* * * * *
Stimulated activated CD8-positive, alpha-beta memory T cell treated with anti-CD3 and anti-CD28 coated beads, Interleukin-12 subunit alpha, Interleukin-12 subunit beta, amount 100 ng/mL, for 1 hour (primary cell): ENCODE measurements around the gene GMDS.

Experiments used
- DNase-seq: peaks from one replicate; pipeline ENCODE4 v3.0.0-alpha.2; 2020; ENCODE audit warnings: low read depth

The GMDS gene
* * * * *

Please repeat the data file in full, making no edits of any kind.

Stimulated activated CD8-positive, alpha-beta memory T cell treated with anti-CD3 and anti-CD28 coated beads, Interleukin-12 subunit alpha, Interleukin-12 subunit beta, amount 100 ng/mL, for 1 hour (primary cell): ENCODE measurements around the gene GMDS.

Experiments used
- DNase-seq: peaks from one replicate; pipeline ENCODE4 v3.0.0-alpha.2; 2020; ENCODE audit warnings: low read depth

The GMDS gene